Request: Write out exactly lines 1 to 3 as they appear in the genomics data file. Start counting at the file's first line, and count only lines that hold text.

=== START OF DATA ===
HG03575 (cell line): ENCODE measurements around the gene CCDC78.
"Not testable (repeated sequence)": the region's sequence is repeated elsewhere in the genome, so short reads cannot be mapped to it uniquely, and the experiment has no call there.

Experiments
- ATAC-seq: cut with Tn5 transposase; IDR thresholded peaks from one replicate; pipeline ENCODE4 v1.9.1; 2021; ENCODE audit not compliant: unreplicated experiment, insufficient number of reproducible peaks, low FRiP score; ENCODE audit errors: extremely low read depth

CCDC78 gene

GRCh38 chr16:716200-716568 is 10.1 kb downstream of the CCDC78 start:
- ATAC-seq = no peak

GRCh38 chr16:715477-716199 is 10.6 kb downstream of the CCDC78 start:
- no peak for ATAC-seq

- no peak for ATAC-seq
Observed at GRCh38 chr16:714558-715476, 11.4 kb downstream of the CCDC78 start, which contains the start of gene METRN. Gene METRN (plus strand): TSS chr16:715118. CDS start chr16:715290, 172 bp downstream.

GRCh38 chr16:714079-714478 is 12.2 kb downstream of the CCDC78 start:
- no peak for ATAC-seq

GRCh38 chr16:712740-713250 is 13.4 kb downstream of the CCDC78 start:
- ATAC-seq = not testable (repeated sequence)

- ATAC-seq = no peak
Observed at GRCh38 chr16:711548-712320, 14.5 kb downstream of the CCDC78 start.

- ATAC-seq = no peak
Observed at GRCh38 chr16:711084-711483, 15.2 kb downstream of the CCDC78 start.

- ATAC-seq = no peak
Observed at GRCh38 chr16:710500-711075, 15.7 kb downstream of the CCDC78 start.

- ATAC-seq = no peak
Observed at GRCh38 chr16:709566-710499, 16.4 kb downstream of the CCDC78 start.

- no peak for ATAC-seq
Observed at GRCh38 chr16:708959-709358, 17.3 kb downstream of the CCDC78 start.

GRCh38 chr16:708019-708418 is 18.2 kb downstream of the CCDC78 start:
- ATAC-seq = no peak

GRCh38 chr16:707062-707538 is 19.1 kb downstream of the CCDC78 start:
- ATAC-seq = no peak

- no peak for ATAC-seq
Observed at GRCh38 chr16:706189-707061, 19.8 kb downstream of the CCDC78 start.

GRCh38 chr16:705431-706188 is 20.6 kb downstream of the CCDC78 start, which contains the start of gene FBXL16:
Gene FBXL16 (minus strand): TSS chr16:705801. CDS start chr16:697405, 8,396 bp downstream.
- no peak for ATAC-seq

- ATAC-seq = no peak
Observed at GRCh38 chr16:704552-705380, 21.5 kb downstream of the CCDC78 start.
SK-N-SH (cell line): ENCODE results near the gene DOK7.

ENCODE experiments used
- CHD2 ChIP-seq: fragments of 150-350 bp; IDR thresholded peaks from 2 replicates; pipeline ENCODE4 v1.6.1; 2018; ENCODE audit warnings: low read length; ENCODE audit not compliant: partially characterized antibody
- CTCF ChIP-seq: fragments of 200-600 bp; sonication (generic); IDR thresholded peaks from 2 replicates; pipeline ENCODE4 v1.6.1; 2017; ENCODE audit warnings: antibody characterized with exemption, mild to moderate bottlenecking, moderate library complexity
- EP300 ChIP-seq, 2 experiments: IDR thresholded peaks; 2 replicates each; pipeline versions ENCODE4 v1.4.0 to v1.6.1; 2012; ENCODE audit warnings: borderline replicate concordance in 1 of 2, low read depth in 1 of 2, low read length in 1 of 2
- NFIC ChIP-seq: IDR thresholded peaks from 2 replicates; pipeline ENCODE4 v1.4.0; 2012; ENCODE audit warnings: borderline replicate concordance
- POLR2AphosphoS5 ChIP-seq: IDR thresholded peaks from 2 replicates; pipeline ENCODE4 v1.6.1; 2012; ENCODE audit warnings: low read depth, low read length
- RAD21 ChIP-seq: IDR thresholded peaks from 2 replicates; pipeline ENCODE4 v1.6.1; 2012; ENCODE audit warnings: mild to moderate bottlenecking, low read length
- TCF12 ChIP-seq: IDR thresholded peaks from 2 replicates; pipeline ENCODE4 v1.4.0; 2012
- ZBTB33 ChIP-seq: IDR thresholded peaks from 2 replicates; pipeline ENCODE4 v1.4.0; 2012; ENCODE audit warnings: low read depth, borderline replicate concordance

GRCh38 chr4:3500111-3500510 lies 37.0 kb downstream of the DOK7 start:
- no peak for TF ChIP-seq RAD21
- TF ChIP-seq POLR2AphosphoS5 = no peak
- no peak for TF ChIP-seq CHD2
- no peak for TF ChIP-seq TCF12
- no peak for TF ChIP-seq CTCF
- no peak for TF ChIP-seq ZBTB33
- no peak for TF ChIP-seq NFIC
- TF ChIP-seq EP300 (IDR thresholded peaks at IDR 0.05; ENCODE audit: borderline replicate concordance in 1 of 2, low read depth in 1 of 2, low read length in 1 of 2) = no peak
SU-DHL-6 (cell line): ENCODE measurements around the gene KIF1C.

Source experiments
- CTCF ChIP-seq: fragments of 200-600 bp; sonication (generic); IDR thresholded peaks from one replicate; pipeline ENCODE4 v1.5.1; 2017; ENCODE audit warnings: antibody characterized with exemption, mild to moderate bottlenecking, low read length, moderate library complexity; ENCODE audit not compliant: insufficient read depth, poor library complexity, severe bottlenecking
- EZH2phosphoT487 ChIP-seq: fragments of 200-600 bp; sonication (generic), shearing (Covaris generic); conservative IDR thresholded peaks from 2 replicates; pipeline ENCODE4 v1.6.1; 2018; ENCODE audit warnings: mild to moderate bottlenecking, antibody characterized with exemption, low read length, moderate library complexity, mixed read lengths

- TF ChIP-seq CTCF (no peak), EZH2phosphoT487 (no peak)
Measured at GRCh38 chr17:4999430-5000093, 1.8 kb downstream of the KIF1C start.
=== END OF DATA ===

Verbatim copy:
HG03575 (cell line): ENCODE measurements around the gene CCDC78.
"Not testable (repeated sequence)": the region's sequence is repeated elsewhere in the genome, so short reads cannot be mapped to it uniquely, and the experiment has no call there.

Experiments